While Yelp generally absolves itself of factual disputes, Wikipedia sits at the other extreme: The community of Wikipedia editors famously debates the facts 24/7/365. (The nonprofit Wikimedia Foundation supports the community volunteers and provides the technology for hosting Wikipedia and Wikimedia sites but does not directly involve itself in editorial policy, which is self-policed by the community of volunteer editors.) And there is general willingness within the Wikipedia community to delete obvious falsehoods and vandalism. When actress Doris Day’s page was defaced with a graphic image shortly after her death in May, the issue was resolved within a few minutes. Wikipedia’s processes and policies do not always work perfectly, of course, but the site is committed to building a neutral and informative encyclopedia, and that means bad information simply must come down.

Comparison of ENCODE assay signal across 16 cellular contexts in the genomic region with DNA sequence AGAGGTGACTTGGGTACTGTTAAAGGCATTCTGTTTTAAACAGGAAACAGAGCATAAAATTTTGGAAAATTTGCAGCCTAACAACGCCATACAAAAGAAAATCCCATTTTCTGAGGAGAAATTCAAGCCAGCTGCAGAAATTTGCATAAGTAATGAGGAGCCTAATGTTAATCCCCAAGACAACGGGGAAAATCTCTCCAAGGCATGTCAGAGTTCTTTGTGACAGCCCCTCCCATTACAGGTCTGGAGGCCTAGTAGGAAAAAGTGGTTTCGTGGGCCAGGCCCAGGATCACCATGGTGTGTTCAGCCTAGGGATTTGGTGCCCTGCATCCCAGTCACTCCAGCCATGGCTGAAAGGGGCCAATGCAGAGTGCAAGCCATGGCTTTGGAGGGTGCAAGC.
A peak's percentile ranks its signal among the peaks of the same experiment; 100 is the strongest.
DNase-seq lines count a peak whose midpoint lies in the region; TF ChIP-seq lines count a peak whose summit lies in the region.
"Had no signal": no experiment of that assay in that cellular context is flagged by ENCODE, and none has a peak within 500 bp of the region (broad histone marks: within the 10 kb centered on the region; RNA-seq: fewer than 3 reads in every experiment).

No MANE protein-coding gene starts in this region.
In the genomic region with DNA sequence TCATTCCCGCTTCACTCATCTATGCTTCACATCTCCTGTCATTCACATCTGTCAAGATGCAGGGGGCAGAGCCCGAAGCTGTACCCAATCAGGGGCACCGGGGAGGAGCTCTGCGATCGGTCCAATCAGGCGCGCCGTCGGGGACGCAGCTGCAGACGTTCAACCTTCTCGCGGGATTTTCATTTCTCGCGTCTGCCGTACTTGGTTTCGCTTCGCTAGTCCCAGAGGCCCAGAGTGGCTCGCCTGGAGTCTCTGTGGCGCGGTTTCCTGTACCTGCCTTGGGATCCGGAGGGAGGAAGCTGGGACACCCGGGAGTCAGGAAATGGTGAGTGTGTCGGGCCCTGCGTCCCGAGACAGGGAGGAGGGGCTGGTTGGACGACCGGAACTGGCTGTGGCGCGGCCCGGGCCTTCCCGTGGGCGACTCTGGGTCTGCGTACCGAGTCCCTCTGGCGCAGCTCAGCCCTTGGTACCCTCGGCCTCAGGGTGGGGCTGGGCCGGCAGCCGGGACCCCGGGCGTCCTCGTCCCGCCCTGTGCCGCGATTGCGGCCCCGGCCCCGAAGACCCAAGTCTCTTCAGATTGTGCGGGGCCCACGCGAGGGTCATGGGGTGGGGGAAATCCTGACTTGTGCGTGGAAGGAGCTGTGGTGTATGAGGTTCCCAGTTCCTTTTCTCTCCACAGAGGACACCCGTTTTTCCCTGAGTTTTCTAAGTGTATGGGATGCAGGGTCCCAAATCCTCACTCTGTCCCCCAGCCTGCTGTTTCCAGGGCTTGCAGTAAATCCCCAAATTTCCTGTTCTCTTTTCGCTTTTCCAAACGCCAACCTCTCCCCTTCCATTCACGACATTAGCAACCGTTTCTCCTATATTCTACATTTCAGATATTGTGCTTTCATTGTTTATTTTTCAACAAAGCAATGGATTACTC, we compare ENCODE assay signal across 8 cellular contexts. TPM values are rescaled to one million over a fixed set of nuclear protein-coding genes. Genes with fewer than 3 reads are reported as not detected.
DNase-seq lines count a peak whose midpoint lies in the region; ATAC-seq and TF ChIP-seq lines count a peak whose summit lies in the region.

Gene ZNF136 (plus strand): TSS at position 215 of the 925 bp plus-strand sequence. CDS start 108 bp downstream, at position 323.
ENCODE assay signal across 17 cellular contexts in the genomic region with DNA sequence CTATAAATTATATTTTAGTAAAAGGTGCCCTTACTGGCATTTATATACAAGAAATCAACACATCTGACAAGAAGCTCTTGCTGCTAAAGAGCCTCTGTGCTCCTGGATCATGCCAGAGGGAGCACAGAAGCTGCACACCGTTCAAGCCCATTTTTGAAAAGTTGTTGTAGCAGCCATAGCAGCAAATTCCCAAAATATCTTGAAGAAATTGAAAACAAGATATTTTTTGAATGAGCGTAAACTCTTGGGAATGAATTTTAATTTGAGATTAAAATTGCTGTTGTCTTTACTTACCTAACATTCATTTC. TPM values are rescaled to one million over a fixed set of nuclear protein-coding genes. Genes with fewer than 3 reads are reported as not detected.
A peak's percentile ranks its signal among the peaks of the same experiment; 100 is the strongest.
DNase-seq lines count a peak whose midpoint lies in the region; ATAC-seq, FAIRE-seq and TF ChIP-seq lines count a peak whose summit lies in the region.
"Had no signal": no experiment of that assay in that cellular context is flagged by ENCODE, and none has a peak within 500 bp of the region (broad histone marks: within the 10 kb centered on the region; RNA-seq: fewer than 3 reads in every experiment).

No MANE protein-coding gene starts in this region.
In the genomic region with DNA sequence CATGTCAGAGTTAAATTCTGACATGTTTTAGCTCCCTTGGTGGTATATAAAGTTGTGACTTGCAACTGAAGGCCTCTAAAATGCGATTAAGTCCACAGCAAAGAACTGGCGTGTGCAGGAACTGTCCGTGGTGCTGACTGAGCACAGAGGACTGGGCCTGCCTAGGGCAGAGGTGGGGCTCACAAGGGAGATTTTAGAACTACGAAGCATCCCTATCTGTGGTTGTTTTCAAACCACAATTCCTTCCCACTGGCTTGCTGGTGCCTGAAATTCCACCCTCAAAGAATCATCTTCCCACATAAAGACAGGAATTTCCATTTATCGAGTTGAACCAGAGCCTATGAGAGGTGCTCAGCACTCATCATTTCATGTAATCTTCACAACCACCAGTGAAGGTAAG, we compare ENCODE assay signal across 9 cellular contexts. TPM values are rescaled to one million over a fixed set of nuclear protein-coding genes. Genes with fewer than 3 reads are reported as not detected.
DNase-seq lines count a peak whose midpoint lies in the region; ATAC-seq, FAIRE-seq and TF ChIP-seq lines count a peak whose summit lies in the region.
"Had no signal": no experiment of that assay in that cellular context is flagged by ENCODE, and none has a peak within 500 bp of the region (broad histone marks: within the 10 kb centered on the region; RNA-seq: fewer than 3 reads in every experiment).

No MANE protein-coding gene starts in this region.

When I contacted Yelp about the claims made in the documentary, a spokesperson told me that the company used several tools to detect illegitimate reviews: automated recommendation software, human moderators who work full-time on the Yelp support team, and functionality for users to flag suspicious content. The company is especially proud of its automated software. A spokesperson said in an email, “Our recommendation software has always been engineered to surface the most useful and reliable reviews, and has been improved over time to be even more effective at sifting fake and biased reviews, and attempts by businesses to game the system.”